Stream: Coq users

Topic: Proof mode def for mutual recursion


view this post on Zulip Julin S (Jun 12 2022 at 15:47):

I needed to define a function like:

Fixpoint zero (n:nat) : nat :=
  match n with
  | S (S n') => two n'
  | S n' => one n'
  | O => 0
  end
with one (n:nat) : nat :=
  match n with
  | S (S n') => zero n'
  | S n' => two n'
  | O => 1
  end
with two (n:nat) : nat :=
  match n with
  | S (S n') => one n'
  | S n' => zero n'
  | O => 2
  end.

Is it possible to do just one of these three definitions in proof mode?

As in:

Fixpoint zero (n:nat) : nat :=
  match n with
  | S (S n') => two n'
  | S n' => one n'
  | O => 0
  end.
with one (n:nat).  (* proof mode definition *)
with two (n:nat) : nat :=
  match n with
  | S (S n') => one n'
  | S n' => zero n'
  | O => 2
  end.

Or can't we mix usual definition and proof mode definitons?

view this post on Zulip Li-yao (Jun 12 2022 at 15:52):

You can define the body of one function as a function of the others:

Section One.
Context (zero two : nat -> nat).
Definition one_body (n : nat) : nat.
Proof.
...
Defined.
End One.

Fixpoint zero ...
with one := one_body zero two
with two ...

view this post on Zulip Julin S (Jun 12 2022 at 16:09):

Just out of curiosity, how can we define one here in proof mode?

I sort of blindly tried till:

Section mutrec.
  Context (zero two: nat -> bool).
  Definition one_body (n:nat) : bool.
  Proof.
    induction n.
    - exact true. (* n = 0 *)
    - destruct n. (* n = 1 *)
      *

view this post on Zulip Julin S (Jun 12 2022 at 16:34):

I finished that (probably incorrectly) and made this:

Section mutrec.
  Context (zero two: nat -> nat).
  Definition one_body (n:nat) : nat.
  Proof.
    induction n.
    - exact 0. (* n = 0 *)
    - destruct IHn. (* n = 1 *)
      * exact (two n).
      * exact (zero n).
  Defined.
End mutrec.

  Fixpoint zero (n:nat) : nat :=
    match n with
    | S (S n') => two n'
    | S n' => one n'
    | O => 0
    end
  with one (n:nat) := one_body zero two
  with two (n:nat) : nat :=
    match n with
    | S (S n') => one n'
    | S n' => zero n'
    | O => 2
    end.

but it says:

The term "one_body zero two" has type "nat -> nat"
while it is expected to have type "nat".

How can that be fixed?

view this post on Zulip Julin S (Jun 12 2022 at 16:36):

I get a different error if I remove the (n:nat) part of the definition of one.

A fixpoint needs at least one parameter

view this post on Zulip Julin S (Jun 12 2022 at 16:37):

And why is it one := one_body zero two? Why not just one (n:nat) := one_body n?

view this post on Zulip Pierre Castéran (Jun 12 2022 at 16:39):

Did you try with one (n:nat) := one_body zero two n ?

view this post on Zulip Julin S (Jun 12 2022 at 16:40):

That worked!

view this post on Zulip Julin S (Jun 12 2022 at 16:44):

My proof mode version of one isn't working though. Could anyone spot from where I went wrong?

view this post on Zulip Julin S (Jun 12 2022 at 16:45):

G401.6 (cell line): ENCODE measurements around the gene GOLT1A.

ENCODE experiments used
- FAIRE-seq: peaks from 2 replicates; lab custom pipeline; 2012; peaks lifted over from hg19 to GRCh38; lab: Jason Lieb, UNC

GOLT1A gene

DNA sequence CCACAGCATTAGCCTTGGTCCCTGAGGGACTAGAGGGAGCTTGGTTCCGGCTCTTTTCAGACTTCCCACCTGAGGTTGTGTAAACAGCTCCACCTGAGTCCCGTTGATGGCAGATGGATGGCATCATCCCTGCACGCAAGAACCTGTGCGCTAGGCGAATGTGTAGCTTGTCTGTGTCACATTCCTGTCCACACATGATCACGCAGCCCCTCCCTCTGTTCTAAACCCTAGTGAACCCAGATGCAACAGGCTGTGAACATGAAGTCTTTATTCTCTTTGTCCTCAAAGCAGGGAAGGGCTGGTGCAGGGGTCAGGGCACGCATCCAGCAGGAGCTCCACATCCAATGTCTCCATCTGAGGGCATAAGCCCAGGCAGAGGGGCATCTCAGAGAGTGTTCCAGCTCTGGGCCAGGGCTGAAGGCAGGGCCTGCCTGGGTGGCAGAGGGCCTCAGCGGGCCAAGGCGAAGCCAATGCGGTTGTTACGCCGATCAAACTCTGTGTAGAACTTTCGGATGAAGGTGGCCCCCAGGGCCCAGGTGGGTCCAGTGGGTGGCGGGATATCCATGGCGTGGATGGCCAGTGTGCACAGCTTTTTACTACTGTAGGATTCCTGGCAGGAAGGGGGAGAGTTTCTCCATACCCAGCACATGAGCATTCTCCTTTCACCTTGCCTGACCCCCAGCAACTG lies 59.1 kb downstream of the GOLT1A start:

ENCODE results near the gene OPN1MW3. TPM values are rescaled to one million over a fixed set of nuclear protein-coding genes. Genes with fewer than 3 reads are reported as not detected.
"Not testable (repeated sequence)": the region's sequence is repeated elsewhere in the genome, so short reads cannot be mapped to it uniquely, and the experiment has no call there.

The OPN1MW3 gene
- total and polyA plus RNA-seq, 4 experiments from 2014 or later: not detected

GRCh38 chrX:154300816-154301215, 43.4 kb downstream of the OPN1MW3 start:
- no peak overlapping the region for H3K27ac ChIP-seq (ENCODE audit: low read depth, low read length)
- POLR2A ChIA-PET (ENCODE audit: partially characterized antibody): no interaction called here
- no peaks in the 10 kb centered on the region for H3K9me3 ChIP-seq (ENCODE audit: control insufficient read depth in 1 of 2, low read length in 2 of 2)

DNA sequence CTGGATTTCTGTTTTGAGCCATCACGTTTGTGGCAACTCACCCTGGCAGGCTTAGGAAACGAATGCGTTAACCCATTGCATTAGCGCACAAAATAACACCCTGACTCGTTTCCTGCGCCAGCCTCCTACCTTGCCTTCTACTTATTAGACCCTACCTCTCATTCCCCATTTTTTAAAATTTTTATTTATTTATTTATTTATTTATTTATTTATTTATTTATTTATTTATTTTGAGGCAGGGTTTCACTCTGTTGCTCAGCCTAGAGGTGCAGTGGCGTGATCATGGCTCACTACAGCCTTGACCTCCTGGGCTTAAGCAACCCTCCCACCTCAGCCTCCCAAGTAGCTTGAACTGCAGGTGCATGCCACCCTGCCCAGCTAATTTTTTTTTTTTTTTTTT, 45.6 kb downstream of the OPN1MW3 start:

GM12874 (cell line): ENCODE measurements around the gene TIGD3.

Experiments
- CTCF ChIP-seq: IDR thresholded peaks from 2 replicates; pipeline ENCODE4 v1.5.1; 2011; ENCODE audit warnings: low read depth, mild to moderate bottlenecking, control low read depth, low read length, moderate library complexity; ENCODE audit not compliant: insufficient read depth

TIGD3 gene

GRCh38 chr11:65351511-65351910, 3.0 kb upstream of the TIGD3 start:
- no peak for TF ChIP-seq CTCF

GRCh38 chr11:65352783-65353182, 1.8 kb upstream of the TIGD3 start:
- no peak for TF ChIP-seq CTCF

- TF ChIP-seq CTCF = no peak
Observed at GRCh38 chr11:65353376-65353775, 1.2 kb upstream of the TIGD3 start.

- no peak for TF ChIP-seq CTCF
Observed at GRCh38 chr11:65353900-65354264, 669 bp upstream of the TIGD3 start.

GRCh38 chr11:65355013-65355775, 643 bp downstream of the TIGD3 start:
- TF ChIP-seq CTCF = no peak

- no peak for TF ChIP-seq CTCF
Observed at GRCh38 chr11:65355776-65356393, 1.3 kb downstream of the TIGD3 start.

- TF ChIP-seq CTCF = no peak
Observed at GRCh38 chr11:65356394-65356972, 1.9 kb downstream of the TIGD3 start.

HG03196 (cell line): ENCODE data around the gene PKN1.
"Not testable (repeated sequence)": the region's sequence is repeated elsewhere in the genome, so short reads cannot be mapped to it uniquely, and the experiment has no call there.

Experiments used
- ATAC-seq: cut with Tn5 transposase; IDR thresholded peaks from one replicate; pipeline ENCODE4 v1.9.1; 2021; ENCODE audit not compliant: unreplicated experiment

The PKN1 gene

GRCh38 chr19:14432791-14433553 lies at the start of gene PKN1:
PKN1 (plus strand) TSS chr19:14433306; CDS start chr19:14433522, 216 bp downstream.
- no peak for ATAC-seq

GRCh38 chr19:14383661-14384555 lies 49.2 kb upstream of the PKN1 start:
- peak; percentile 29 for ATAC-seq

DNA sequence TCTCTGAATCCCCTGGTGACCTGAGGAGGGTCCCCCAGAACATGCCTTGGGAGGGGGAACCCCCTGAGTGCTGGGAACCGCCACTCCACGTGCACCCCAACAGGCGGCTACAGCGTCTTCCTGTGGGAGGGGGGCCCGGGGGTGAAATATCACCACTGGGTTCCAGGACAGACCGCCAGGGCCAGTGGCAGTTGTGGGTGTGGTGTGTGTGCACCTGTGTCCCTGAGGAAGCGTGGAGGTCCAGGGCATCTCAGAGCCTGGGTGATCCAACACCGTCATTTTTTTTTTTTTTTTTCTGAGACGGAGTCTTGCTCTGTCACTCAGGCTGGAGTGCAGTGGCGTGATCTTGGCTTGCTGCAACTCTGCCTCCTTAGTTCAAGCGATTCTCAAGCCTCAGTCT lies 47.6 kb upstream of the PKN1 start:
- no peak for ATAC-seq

The term looks like:

one_body =
fun (zero two : nat -> nat) (n : nat) =>
nat_rec (fun _ : nat => nat) 0
  (fun n0 IHn : nat => match IHn with
                       | 0 => two n0
                       | S _ => zero n0
                       end) n
     : (nat -> nat) -> (nat -> nat) -> nat -> nat

Arguments one_body (_ _)%function_scope _%nat_scope

view this post on Zulip Julin S (Jun 12 2022 at 16:46):

After seeing the beginning of this term, I get why the one_body zero two n was needed.

view this post on Zulip Julin S (Jun 12 2022 at 16:49):

Okay, for starters, the exact 0. should've been exact 1..

view this post on Zulip Pierre Castéran (Jun 12 2022 at 17:14):

Here is an interactive definition of one_body.

  Definition one_body (n:nat) : nat.
  Proof.
    induction n as [|p recp].
    - exact 1. (* n = 0 *)
    - destruct p as [| q].
      * exact (two 0).
      * exact (zero q).
  Defined.

But I don't think it is as readable (assuming it is correct!) as the direct one.
I think that interactive definitions are OK if the considered type is informative enough (e.g with sumbool, sumor, sig, etc. ) to make you sure that you obtain interactively the "good" function you want to define. Otherwise, you have to look carefully at the proof script and verify it's OK.

view this post on Zulip Gaëtan Gilbert (Jun 12 2022 at 17:59):

Julin S said:

I needed to define a function like:

Fixpoint zero (n:nat) : nat :=
  match n with
  | S (S n') => two n'
  | S n' => one n'
  | O => 0
  end
with one (n:nat) : nat :=
  match n with
  | S (S n') => zero n'
  | S n' => two n'
  | O => 1
  end
with two (n:nat) : nat :=
  match n with
  | S (S n') => one n'
  | S n' => zero n'
  | O => 2
  end.

Is it possible to do just one of these three definitions in proof mode?

As in:

Fixpoint zero (n:nat) : nat :=
  match n with
  | S (S n') => two n'
  | S n' => one n'
  | O => 0
  end.
with one (n:nat).  (* proof mode definition *)
with two (n:nat) : nat :=
  match n with
  | S (S n') => one n'
  | S n' => zero n'
  | O => 2
  end.

Or can't we mix usual definition and proof mode definitons?

you want

Fixpoint zero (n:nat) : nat :=
  match n with
  | S (S n') => two n'
  | S n' => one n'
  | O => 0
  end
with one (n:nat) : nat
with two (n:nat) : nat :=
  match n with
  | S (S n') => one n'
  | S n' => zero n'
  | O => 2
  end.
Proof. (* whtevr *) Defined.

(no . between one and two)

view this post on Zulip Julin S (Jun 12 2022 at 18:15):

Ah.. that was the way that I was looking for first.

But having the bodies defined separately feels nice. Probably because that's what I got to work first.

view this post on Zulip Julin S (Jun 13 2022 at 06:20):

<deleted>

(Posting as a new topic):

https://coq.zulipchat.com/#narrow/stream/237977-Coq-users/topic/Mutual.20recursion.20function.20in.20type


Last updated: Feb 08 2023 at 23:03 UTC